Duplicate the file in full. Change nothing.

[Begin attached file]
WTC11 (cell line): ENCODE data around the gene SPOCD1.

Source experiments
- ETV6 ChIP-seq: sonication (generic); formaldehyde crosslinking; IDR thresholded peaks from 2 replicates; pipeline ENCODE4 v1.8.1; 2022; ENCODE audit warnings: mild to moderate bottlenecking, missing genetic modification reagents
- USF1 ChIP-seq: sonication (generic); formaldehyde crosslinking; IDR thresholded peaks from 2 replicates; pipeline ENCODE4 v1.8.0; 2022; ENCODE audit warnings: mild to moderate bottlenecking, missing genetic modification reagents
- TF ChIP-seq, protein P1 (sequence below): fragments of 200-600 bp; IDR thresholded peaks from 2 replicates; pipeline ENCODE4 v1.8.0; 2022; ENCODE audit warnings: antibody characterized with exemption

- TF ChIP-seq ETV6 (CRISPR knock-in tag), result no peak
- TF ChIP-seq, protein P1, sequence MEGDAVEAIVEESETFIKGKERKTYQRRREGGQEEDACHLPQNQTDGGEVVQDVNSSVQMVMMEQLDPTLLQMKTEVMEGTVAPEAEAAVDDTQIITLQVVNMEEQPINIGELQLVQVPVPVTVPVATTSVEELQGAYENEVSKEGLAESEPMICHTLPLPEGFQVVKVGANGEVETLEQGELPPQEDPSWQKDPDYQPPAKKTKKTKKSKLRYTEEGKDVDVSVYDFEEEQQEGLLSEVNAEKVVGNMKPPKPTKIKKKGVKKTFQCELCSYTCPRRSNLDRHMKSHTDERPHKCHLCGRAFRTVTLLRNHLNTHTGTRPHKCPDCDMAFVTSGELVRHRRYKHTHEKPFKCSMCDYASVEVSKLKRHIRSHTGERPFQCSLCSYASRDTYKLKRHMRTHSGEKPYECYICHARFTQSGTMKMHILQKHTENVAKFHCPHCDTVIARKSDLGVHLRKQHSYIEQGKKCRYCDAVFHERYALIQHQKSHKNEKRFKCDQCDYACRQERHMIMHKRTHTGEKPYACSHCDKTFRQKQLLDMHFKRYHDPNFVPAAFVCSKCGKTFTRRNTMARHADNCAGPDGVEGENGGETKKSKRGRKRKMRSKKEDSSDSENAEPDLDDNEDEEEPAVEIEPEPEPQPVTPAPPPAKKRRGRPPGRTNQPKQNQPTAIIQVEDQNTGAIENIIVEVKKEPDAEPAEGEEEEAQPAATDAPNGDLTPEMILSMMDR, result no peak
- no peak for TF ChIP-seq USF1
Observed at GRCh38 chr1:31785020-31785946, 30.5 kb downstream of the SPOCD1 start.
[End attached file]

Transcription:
WTC11 (cell line): ENCODE data around the gene SPOCD1.

Source experiments
- ETV6 ChIP-seq: sonication (generic); formaldehyde crosslinking; IDR thresholded peaks from 2 replicates; pipeline ENCODE4 v1.8.1; 2022; ENCODE audit warnings: mild to moderate bottlenecking, missing genetic modification reagents
- USF1 ChIP-seq: sonication (generic); formaldehyde crosslinking; IDR thresholded peaks from 2 replicates; pipeline ENCODE4 v1.8.0; 2022; ENCODE audit warnings: mild to moderate bottlenecking, missing genetic modification reagents
- TF ChIP-seq, protein P1 (sequence below): fragments of 200-600 bp; IDR thresholded peaks from 2 replicates; pipeline ENCODE4 v1.8.0; 2022; ENCODE audit warnings: antibody characterized with exemption

- TF ChIP-seq ETV6 (CRISPR knock-in tag), result no peak
- TF ChIP-seq, protein P1, sequence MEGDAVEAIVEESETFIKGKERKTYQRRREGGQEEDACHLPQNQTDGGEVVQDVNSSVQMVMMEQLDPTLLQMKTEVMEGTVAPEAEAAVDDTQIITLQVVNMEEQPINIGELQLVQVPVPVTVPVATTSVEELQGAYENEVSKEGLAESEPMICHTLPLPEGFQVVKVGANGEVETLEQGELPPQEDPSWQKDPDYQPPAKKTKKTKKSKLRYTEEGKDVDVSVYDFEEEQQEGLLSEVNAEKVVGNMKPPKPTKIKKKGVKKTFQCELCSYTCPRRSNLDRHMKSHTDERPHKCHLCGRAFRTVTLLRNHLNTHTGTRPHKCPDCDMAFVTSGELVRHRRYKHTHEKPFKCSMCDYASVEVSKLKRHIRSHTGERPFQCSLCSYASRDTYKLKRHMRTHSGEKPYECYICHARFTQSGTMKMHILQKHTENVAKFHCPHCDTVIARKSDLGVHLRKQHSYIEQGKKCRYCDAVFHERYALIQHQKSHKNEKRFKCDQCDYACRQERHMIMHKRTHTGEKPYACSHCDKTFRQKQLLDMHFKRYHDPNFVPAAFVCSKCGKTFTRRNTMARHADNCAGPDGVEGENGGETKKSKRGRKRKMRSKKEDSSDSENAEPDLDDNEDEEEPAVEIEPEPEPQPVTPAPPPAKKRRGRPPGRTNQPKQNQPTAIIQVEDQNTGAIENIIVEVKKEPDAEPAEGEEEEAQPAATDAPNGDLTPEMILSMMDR, result no peak
- no peak for TF ChIP-seq USF1
Observed at GRCh38 chr1:31785020-31785946, 30.5 kb downstream of the SPOCD1 start.